Nepal’s ambitious climate target has socio-economic prosperity at its heart

Date
05 February 2021

Written by
Sneha Pandey, Manjeet Dhakal, Abhishek Yadav

Last year, a number of low-income, climate vulnerable countries stepped up their Paris Agreement commitments, known as Nationally Determined Contributions (NDCs). These nations recognise that leapfrogging to climate-friendly development models would not only help save the planet and reduce risks posed by global warming, but that it also presents unique opportunities for social and economic progress. However, unlocking the full mitigation potential of these ambitious developing countries hinges on wealthy nations delivering on their climate finance promises.

A Nepalese farmer with her solar irrigation pump. ©Photo credit: Nabin Baral / IWMI

Nepal is a country whose fragile topography, climate sensitive socio-economic structure and limited adaptive capacity makes it among those most at risk from rising temperatures. Taking this vulnerability into account, as well as its aspiration to transition to a middle-income country within this decade, Nepal’s revised 2020 NDC plans for a climate-resilient, prosperous society that will also reach net zero greenhouse gas (GHG) emissions by 2050.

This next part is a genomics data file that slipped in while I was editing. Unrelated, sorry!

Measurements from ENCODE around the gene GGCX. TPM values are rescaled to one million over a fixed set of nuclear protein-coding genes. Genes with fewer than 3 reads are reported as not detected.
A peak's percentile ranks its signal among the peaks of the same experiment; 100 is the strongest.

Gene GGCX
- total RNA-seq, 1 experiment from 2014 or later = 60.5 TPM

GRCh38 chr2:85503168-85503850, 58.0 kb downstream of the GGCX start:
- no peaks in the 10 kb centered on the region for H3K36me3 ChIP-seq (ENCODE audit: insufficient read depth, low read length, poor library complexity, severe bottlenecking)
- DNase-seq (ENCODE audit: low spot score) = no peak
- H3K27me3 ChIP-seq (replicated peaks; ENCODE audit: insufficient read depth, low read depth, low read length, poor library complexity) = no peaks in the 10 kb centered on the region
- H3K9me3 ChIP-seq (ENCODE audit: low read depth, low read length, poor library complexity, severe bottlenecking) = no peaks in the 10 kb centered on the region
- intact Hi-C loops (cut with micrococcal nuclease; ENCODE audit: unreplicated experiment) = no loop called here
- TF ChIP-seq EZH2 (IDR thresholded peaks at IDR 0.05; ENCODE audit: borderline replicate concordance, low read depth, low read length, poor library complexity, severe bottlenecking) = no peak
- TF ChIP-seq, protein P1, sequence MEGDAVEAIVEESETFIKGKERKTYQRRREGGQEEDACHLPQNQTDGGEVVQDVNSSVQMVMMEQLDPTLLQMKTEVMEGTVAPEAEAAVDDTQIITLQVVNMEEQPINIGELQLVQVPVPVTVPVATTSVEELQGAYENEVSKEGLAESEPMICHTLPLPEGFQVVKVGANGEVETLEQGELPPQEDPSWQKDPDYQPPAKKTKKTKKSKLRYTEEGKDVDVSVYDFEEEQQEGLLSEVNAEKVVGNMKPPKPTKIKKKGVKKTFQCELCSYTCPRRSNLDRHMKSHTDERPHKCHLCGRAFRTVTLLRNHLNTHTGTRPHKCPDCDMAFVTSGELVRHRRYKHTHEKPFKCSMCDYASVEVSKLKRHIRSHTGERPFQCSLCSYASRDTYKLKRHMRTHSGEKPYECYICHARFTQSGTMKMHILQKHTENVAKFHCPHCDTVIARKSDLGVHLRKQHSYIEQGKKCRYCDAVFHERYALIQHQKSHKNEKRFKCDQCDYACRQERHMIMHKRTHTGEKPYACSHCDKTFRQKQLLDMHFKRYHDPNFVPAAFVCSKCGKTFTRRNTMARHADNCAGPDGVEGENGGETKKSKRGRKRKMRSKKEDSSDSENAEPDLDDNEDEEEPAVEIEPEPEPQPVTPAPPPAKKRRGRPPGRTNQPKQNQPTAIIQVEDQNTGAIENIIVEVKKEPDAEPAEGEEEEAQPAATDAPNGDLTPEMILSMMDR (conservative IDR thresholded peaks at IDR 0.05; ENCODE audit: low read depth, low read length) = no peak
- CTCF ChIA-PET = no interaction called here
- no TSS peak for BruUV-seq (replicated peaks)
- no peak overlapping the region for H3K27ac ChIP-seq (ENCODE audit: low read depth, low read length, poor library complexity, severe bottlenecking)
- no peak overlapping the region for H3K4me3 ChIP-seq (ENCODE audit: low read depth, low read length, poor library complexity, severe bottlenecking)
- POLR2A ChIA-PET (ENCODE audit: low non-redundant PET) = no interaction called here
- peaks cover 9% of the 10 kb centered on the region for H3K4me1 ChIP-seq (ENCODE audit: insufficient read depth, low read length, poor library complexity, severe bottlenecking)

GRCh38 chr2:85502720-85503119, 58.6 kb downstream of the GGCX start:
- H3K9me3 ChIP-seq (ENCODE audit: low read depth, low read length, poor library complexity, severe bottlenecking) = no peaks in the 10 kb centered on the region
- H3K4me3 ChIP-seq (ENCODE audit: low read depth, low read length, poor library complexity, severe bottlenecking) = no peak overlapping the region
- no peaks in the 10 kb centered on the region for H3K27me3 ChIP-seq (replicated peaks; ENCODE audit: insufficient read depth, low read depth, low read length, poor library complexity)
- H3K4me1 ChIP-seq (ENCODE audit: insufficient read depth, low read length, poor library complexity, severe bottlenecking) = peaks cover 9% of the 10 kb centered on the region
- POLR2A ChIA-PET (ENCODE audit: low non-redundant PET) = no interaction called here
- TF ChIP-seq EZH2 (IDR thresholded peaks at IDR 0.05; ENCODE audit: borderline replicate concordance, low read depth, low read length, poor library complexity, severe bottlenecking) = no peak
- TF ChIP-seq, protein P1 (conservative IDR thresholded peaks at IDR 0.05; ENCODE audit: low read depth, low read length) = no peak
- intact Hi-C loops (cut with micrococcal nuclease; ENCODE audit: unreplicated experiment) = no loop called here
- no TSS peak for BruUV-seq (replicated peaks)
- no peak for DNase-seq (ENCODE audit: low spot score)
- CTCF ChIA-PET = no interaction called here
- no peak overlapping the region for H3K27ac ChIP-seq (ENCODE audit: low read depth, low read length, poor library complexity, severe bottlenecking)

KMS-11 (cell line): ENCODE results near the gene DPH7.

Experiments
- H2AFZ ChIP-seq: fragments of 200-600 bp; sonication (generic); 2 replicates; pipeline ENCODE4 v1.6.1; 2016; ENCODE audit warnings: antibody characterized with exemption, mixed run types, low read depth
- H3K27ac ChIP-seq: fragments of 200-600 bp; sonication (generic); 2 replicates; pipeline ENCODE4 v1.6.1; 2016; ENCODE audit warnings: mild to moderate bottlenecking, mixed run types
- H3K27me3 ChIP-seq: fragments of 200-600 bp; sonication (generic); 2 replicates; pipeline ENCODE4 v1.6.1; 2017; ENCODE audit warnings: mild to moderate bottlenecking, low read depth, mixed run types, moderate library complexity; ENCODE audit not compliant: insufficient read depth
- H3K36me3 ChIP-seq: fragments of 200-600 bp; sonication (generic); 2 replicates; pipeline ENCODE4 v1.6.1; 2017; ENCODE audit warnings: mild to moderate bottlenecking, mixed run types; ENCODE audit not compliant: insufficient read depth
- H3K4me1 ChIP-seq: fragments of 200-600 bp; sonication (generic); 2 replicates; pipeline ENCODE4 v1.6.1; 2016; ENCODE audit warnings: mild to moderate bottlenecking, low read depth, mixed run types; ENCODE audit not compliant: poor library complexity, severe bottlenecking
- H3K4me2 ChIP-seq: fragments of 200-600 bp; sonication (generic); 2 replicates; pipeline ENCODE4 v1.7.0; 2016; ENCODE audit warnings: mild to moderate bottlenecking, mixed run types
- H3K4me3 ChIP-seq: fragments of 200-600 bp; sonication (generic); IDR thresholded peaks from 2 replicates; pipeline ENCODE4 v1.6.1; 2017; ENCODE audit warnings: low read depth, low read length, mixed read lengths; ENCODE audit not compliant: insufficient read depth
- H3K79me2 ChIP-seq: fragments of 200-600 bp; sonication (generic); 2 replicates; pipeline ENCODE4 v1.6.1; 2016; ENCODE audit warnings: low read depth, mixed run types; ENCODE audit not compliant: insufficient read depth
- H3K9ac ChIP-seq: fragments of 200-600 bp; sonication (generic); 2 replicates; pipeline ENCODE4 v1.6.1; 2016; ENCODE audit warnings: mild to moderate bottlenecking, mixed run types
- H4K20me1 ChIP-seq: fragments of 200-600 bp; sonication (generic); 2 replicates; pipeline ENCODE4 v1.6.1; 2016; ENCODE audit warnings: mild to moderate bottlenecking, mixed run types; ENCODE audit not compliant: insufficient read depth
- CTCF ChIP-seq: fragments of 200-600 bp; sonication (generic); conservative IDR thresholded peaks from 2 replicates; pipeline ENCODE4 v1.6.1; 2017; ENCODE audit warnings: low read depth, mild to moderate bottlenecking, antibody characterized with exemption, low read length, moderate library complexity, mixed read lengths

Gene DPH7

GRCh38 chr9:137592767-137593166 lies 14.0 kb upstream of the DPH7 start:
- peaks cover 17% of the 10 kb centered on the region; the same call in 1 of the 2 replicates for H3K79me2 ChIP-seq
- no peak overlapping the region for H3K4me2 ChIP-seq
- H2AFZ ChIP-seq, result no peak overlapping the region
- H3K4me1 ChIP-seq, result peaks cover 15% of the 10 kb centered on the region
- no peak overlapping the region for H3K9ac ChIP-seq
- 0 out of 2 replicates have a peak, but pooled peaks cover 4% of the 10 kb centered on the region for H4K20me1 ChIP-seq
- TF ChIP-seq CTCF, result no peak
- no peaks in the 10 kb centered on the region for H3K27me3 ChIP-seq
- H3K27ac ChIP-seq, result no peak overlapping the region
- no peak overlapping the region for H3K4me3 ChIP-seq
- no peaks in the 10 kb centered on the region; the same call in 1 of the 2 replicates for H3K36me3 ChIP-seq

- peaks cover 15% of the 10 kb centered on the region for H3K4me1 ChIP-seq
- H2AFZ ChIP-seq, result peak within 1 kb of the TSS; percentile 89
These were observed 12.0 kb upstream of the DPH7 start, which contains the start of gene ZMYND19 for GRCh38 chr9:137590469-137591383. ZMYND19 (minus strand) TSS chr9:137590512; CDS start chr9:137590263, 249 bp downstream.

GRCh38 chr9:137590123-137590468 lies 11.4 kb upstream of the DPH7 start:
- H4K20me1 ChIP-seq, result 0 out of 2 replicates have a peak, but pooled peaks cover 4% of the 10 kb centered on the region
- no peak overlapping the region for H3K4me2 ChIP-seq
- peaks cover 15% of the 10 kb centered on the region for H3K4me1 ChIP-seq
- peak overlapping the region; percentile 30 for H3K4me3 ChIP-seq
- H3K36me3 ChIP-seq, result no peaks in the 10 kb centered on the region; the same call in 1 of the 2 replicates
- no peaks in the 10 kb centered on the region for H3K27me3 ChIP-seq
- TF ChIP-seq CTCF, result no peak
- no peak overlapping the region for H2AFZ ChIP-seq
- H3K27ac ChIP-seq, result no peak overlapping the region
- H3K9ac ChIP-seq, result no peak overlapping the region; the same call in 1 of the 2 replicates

On the eve of the UN Secretary-General’s Climate Ambition Summit, organised to celebrate the fifth anniversary of the Paris Agreement, Nepal submitted its 2020 NDC to the UNFCCC Secretariat. In his speech at the Thimphu Ambition Summit a day later Nepal’s Environment Minister’s urged all nations to follow suit and work together to limit warming to 1.5°C.

Nepal’s new NDC is more ambitious and progressive than its previous committment, both in terms of its targets as well as coverage. It includes quantified mitigation targets and supporting policies that will be implemented within this decade to reduce the country’s emissions and increase its carbon sink.

Key among these targets is Nepal’s ambition to increase clean and renewable energy production (from hydropower, solar, wind and bio-energy) tenfold to 15,000 MW by 2030. This would meet around 15% of the total energy demand of the country. Among other things, this clean energy would help Nepal adopt more electric transportation and cooking technologies, replacing a significant proportion of fossil fuel imports. In its revised NDC, Nepal aims to ensure that 90% of private and 60% of public vehicle sales will be electric by 2030. Within the same timeframe, it also commits to have 25% of Nepali households use electric stoves as their primary mode of cooking. Through such interventions the government aims to reduce almost a third of the emissions from the transportation sector and more than a fifth of the emissions from cooking.

To reduce emissions from its agricultural sector, Nepal looks to improve land and livestock management. The country also plans to reduce coal consumption and promote low emissions technologies in its brick and cement industries.

It envisions scaling up public and private management of wastewater and fecal sludge by 2025 to reduce its waste sector emissions. It also plans to adopt waste segregation, promote waste-to-energy programs, and increase the co-production of energy and organic fertiliser from solid waste, wastewater and faecal sludge.